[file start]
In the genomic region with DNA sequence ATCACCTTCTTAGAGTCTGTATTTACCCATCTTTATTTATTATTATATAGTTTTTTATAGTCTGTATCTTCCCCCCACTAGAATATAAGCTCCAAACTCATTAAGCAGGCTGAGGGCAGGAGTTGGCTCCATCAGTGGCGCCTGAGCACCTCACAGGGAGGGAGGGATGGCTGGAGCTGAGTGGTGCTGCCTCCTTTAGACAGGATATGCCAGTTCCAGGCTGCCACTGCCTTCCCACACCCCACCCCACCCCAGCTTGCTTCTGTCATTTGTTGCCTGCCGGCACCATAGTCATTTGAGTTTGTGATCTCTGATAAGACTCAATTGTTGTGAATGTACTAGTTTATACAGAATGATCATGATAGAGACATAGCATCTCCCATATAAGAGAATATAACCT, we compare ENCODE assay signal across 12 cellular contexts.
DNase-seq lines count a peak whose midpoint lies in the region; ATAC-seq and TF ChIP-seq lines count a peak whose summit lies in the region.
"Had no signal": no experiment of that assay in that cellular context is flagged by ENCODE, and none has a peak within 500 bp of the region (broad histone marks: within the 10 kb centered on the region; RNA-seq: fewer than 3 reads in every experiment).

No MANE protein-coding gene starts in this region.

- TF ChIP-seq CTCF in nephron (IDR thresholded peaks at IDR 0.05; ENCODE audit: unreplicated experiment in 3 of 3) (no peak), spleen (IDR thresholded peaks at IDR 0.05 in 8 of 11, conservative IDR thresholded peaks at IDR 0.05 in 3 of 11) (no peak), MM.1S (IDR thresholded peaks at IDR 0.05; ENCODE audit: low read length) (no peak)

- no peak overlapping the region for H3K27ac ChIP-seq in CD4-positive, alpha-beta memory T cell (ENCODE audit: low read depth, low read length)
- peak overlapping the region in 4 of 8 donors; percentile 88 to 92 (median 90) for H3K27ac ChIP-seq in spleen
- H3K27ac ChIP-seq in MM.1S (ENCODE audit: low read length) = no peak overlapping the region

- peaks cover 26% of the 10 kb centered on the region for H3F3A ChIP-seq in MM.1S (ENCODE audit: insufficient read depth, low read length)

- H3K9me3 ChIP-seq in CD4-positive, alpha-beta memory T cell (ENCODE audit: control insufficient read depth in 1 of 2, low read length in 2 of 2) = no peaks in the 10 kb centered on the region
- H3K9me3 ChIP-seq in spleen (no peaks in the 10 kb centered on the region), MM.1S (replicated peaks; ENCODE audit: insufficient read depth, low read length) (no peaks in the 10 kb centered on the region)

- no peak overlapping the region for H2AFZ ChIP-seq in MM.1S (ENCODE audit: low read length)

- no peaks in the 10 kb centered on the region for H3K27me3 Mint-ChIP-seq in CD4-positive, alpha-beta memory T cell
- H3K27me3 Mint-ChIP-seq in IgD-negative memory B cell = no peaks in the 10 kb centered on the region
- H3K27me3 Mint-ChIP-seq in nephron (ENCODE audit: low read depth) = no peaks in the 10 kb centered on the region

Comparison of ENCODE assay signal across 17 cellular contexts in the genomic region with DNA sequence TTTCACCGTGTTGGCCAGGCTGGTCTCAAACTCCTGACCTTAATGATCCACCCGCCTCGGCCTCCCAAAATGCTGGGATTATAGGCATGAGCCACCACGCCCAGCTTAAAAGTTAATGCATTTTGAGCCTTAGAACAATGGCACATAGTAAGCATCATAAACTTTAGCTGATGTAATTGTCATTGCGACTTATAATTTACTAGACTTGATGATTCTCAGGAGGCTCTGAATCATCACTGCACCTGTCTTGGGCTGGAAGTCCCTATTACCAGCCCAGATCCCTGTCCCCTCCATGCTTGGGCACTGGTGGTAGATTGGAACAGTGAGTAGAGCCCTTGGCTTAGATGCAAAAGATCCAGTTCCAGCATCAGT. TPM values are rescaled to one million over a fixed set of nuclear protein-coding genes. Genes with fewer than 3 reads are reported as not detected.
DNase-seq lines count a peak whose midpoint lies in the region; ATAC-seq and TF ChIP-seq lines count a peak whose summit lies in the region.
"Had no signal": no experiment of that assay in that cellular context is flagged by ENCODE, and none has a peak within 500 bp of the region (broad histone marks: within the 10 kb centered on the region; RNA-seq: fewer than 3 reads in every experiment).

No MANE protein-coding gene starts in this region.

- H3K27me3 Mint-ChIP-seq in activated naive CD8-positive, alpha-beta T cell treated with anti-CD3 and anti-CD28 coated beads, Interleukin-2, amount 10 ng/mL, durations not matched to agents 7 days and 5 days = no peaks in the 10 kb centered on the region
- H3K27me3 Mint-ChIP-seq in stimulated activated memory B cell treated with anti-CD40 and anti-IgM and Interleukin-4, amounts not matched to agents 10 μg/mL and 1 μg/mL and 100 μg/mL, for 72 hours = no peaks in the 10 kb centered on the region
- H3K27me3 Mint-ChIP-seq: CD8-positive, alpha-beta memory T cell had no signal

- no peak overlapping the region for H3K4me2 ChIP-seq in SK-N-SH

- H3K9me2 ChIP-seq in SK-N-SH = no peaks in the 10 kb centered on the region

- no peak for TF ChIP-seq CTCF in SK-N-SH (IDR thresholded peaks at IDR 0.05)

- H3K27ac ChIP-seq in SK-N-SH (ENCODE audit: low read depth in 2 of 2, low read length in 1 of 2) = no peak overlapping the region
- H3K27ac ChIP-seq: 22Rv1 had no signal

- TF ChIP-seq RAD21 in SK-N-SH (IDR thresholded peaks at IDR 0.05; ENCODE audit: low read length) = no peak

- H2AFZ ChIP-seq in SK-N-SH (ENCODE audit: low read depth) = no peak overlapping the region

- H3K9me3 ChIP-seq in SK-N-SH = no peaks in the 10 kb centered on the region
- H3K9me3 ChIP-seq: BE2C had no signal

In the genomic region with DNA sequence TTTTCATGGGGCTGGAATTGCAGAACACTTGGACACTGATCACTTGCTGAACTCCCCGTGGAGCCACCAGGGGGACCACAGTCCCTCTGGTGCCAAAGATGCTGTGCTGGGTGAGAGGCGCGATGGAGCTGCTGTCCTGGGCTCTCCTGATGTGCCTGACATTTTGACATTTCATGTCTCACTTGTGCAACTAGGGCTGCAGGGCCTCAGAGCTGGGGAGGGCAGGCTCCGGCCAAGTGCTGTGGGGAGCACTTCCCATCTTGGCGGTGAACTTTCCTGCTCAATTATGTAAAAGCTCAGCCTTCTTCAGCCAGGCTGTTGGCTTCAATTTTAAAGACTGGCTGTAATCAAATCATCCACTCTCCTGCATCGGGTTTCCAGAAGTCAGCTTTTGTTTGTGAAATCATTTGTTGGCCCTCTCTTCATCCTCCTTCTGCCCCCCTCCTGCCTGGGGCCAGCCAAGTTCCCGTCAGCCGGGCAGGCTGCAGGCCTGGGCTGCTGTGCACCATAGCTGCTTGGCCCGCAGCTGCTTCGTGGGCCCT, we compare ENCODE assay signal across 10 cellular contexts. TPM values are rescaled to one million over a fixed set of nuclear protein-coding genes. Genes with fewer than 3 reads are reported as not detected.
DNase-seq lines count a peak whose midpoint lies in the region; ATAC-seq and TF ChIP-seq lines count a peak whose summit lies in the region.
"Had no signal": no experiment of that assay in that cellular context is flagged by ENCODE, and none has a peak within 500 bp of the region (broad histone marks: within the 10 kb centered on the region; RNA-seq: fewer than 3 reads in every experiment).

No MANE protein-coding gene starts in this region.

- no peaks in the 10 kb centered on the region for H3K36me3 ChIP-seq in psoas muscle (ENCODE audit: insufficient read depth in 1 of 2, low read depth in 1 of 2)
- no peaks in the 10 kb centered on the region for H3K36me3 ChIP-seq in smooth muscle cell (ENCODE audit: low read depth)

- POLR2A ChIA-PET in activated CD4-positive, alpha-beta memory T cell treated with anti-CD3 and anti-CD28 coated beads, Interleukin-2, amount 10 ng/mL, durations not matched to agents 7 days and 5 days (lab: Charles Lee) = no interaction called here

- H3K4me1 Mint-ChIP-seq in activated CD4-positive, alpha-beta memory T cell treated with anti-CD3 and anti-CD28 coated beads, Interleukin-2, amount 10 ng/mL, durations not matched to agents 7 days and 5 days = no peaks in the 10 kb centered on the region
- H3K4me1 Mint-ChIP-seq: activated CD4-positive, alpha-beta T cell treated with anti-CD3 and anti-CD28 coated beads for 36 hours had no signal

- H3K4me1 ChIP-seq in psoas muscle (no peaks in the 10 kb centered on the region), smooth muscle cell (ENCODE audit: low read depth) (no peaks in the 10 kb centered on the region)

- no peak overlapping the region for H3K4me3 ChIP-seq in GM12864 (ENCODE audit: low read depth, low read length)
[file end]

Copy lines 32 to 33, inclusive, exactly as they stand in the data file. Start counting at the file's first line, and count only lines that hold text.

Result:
In the genomic region with DNA sequence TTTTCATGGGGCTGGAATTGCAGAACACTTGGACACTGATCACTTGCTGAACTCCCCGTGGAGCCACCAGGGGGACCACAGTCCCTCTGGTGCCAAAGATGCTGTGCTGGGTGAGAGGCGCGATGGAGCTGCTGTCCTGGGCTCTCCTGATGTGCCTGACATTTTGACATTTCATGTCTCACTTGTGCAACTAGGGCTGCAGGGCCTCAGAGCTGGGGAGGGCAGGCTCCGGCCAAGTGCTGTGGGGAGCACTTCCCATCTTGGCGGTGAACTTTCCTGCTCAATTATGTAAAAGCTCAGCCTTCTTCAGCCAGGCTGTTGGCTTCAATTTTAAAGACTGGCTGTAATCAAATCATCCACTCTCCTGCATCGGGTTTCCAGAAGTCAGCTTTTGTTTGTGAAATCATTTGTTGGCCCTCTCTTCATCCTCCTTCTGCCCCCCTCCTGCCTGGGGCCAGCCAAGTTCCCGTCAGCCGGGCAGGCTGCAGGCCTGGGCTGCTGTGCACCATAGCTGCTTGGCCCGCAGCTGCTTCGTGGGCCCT, we compare ENCODE assay signal across 10 cellular contexts. TPM values are rescaled to one million over a fixed set of nuclear protein-coding genes. Genes with fewer than 3 reads are reported as not detected.
DNase-seq lines count a peak whose midpoint lies in the region; ATAC-seq and TF ChIP-seq lines count a peak whose summit lies in the region.